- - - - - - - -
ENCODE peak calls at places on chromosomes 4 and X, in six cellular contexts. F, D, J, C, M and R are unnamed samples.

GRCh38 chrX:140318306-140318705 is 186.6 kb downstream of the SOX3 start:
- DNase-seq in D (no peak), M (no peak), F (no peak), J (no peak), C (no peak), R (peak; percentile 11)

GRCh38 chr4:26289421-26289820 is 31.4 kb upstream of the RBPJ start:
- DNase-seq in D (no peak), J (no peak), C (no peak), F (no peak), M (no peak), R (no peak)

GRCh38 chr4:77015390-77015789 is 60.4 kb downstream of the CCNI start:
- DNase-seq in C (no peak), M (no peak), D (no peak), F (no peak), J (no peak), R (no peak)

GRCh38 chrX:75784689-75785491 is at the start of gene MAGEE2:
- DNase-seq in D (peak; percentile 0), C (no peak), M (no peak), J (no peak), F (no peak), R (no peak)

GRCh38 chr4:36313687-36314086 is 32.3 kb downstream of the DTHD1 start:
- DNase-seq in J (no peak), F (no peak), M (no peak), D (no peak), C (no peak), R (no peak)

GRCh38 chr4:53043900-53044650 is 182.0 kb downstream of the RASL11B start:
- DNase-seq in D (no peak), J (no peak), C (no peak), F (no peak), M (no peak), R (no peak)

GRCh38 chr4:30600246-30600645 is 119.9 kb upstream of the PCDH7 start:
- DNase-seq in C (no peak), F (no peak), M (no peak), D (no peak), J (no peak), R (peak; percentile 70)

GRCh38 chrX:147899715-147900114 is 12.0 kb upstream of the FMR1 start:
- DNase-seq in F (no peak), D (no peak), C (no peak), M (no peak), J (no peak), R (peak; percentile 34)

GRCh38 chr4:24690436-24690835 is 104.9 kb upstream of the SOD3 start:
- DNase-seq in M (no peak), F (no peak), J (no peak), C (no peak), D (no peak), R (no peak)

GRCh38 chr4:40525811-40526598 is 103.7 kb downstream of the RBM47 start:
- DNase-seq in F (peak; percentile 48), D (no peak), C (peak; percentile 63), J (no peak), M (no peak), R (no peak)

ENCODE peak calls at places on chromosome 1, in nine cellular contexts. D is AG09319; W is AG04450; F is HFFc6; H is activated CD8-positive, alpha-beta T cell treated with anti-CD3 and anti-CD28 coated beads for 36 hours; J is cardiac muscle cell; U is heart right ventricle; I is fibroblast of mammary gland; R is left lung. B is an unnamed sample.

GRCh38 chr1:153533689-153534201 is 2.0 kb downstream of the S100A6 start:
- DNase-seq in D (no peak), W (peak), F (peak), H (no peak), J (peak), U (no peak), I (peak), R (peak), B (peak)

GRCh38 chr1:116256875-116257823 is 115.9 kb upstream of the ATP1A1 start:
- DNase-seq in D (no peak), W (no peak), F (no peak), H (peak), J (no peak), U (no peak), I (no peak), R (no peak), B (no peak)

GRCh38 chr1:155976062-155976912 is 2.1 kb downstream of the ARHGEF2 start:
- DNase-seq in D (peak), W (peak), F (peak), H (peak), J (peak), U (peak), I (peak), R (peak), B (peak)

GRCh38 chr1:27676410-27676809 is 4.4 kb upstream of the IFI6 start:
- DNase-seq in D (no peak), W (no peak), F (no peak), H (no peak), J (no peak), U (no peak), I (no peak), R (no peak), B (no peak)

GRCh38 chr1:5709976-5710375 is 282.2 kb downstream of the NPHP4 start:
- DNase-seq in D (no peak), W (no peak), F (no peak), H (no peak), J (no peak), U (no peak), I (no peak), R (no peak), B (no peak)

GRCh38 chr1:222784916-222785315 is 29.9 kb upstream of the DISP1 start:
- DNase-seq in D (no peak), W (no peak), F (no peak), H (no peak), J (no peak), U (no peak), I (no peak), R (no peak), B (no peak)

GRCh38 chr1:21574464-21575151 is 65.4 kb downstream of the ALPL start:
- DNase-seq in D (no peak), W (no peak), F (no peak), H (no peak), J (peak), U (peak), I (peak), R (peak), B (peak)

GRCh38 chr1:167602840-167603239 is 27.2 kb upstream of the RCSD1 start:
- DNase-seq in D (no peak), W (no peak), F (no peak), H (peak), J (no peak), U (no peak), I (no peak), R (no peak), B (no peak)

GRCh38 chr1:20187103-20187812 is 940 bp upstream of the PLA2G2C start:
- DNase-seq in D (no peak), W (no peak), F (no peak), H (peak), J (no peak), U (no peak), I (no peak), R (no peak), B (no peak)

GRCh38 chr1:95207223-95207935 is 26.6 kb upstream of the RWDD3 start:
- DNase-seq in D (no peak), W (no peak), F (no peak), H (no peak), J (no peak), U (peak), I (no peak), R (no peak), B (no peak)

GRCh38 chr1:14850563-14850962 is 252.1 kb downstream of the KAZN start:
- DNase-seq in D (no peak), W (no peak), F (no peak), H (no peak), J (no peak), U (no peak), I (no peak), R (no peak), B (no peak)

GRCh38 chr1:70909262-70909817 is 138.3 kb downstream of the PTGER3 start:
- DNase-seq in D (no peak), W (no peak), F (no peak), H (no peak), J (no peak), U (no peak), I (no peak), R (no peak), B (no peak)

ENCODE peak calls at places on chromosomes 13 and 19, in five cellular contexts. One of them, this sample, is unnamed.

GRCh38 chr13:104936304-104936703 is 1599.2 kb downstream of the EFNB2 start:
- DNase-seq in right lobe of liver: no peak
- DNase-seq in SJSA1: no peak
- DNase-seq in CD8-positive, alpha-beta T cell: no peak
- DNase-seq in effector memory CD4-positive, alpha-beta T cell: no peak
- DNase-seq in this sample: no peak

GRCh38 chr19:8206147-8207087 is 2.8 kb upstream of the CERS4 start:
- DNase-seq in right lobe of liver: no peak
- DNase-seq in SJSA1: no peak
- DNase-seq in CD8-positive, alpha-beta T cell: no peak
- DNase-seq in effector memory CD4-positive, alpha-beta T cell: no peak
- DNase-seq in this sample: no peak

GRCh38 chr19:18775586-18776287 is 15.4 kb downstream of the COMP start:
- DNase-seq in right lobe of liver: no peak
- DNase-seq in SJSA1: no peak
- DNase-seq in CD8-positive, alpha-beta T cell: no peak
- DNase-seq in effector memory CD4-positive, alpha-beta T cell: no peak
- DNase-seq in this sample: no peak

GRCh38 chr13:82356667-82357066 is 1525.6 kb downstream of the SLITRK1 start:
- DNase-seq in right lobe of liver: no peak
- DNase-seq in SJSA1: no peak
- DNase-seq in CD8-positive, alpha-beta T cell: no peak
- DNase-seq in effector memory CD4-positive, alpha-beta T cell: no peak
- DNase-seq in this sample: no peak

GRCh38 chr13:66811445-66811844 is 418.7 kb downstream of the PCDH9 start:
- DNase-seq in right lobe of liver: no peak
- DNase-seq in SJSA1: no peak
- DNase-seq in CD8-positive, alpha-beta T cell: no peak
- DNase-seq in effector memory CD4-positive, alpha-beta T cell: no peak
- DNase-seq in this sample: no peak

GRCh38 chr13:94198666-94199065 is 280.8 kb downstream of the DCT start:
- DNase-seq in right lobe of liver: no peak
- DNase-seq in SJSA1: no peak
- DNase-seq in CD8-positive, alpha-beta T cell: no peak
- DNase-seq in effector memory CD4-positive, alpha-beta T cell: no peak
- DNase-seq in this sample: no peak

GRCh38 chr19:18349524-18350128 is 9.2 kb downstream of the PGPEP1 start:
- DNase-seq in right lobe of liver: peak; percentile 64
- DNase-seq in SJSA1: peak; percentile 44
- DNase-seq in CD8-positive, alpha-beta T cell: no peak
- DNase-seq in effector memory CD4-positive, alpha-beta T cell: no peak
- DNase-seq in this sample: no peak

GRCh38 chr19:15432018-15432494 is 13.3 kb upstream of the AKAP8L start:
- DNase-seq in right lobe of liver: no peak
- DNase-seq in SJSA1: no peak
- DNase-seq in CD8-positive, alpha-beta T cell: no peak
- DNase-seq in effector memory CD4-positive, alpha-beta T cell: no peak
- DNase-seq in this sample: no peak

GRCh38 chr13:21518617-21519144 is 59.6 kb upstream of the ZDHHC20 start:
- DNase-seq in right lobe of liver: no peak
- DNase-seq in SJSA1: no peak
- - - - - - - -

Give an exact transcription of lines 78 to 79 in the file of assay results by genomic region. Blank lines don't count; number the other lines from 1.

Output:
GRCh38 chr13:94198666-94199065 is 280.8 kb downstream of the DCT start:
- DNase-seq in right lobe of liver: no peak